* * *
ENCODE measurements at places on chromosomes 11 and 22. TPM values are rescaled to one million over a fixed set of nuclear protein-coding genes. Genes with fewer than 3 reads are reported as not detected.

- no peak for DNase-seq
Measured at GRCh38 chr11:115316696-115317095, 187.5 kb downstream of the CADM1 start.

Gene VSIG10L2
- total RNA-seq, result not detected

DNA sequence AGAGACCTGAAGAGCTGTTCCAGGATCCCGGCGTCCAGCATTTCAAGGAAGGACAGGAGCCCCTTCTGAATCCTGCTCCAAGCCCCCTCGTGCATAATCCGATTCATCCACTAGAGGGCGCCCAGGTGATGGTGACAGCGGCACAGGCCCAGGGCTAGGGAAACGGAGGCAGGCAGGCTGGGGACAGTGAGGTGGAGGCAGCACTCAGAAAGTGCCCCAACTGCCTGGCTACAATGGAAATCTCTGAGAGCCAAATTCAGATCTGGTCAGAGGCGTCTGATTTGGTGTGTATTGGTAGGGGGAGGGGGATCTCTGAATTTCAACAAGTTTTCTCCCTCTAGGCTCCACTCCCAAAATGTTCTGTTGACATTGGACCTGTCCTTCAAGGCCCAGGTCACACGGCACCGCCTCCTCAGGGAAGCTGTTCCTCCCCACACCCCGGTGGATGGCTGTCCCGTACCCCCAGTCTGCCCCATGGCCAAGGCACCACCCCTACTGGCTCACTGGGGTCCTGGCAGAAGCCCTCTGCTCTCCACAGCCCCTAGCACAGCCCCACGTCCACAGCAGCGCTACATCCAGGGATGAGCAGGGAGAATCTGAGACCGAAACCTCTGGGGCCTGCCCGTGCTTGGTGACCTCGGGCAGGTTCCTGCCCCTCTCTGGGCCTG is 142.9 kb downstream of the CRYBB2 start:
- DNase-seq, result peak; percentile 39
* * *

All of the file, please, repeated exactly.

ENCODE measurements at places on chromosomes 11 and 22. TPM values are rescaled to one million over a fixed set of nuclear protein-coding genes. Genes with fewer than 3 reads are reported as not detected.

- no peak for DNase-seq
Measured at GRCh38 chr11:115316696-115317095, 187.5 kb downstream of the CADM1 start.

Gene VSIG10L2
- total RNA-seq, result not detected

DNA sequence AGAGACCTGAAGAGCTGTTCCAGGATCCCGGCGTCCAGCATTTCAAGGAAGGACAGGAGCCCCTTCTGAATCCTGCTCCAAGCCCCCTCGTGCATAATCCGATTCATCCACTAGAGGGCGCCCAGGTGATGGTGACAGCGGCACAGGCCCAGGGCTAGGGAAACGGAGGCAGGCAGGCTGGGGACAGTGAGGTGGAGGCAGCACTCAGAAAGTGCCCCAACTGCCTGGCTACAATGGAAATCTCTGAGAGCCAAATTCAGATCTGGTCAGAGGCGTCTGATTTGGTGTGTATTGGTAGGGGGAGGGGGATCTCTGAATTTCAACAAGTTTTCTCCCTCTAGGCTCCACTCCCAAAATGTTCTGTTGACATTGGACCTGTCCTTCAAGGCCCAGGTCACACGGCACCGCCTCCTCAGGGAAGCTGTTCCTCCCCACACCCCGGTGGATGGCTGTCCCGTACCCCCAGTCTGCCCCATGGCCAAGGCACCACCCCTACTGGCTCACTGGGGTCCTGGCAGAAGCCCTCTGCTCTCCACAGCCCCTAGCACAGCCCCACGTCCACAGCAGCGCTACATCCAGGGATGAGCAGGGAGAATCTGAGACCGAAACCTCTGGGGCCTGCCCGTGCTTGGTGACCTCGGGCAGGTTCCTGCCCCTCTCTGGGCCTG is 142.9 kb downstream of the CRYBB2 start:
- DNase-seq, result peak; percentile 39